Today’s financial institutions are at a critical juncture of their digital lives, with the paths of online and mobile banking converging at a rapid pace. Digital banking has become vital to the success of today’s retail financial institutions as consumers are used to – and increasingly expect – a unified buying experience thanks to omnichannel retailing. Consequently, financial institutions are responding with innovative omnichannel banking initiatives, led by digital banking.
But this is only part of the equation. Today’s customers are demanding more – much more – from their digital banking solutions. Because of their common usage of digital solutions throughout their retail experiences, customer expectations for digital banking are quite high. These customers are eager to bank on their terms, and when, where, and how they wish.
The recently published ath Power Consumer Digital Banking Study™ looks deeply into these issues, and identifies digital banking features that customers most desire – including functionality that expands well beyond account balances and basic transactions. The study also identifies areas where financial institutions and their fintech partners are potentially deficient in meeting customer expectations.
A telling example of the potential disconnect between banking customer needs and digital features available from their institutions can be found in survey respondents’ interest in important digital banking functions and desired advanced digital features. In many cases, such desired capabilities are not present in current bank offerings, but are generally available from alternative providers.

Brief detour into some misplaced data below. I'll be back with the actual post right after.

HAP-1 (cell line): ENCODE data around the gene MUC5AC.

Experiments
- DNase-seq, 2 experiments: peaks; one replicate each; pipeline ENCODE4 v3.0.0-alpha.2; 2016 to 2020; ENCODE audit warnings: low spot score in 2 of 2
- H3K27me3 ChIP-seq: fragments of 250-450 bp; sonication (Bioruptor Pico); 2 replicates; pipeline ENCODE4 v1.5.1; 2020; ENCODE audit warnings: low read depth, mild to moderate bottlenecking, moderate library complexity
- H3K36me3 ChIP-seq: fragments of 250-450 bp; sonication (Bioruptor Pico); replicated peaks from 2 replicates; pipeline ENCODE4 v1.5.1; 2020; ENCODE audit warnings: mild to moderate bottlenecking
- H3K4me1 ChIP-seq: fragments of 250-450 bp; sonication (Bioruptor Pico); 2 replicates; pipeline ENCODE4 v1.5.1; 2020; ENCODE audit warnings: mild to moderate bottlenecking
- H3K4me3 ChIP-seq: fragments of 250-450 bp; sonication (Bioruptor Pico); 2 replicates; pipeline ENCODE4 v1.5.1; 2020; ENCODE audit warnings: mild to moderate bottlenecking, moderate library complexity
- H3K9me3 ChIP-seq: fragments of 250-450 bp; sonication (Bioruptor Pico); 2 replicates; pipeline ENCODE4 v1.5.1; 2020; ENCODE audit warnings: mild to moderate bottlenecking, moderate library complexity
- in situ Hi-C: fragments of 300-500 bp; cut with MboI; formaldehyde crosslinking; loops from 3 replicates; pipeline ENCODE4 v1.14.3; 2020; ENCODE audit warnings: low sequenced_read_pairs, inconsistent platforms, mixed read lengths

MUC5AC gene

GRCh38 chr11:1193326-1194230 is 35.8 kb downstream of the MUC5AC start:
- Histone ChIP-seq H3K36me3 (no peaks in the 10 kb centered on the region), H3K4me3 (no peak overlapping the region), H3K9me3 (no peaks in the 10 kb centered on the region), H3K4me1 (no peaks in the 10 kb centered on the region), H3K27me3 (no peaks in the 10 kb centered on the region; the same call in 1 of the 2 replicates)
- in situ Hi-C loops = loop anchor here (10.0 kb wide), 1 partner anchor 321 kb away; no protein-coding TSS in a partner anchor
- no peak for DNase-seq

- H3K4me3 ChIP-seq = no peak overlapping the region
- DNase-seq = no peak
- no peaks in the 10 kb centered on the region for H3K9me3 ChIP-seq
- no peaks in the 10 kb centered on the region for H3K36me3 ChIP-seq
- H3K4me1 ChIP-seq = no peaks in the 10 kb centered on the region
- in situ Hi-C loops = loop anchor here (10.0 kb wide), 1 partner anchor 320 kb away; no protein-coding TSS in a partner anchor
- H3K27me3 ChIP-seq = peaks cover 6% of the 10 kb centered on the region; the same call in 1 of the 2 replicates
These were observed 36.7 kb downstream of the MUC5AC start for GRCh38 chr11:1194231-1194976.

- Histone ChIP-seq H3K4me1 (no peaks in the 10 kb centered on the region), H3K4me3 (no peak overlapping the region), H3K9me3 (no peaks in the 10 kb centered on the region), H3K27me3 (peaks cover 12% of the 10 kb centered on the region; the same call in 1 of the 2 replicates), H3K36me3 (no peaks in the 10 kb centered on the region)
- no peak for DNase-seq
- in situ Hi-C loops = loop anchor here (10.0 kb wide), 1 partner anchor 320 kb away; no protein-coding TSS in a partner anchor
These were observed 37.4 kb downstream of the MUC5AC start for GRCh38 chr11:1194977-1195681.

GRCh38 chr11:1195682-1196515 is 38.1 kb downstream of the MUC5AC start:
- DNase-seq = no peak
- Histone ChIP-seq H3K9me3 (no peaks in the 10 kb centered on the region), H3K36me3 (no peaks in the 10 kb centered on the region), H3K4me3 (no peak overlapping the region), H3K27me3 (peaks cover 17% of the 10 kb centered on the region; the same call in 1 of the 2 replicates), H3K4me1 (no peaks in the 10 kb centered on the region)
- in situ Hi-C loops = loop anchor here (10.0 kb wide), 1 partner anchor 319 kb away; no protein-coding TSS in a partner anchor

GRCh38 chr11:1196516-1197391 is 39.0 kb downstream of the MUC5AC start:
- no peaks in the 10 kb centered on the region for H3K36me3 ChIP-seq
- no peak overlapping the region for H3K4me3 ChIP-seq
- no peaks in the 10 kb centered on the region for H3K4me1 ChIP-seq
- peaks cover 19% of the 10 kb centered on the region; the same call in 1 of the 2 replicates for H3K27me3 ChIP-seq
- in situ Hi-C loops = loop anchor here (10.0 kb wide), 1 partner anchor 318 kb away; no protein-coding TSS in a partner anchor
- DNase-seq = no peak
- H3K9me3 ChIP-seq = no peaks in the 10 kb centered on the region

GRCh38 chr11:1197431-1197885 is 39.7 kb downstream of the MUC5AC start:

Outside of convenience and security elements, consumers are placing greater emphasis on features that extend beyond basic digital banking. These include mobile payments at merchant point-of-sale (digital wallets), P2P payments, coupons, and reward capabilities.
Such features as loyalty programs and discount coupons are of interest to over half of survey respondents yet, these solutions are typically not directly available through FIs. Rather, they are offered by fintech and other software firms, and accessible in mobile and digital wallets. These are opportunity areas for FIs.
Similarly, about a third of consumers are interested in such features as personal financial management (PFM), mobile payments, and virtual pre-paid cards. These tools are not generally available on many digital banking platforms.
One of the main conclusions of ath Power’s study is that financial institutions should leverage a key strength – their unique and trusted relationship with their customers and members, as they seek input and develop digital capabilities to meet growing expectations. The issue of earned trust and competence is often taken for granted, and should be leveraged throughout the customer engagement process.
The time is right for financial institutions to be truly proactive and lead the way toward advanced digital banking features – true innovations that go beyond basic banking. Consumer interest in such areas as loyalty and discounting, budgeting and PFM, and digital wallets are currently top-of-mind, and should already be on product roadmap discussions. Looking ahead, FIs should be aware of growing consumer interest in emerging technologies and processes if they are truly interested in meeting – and exceeding – customer expectations.
For more information on this topic, please contact the author, Ed O’Brien. Mr. O’Brien is EVP, Research & Strategy at ath Power Consulting. He can be reached at firstname.lastname@example.org.
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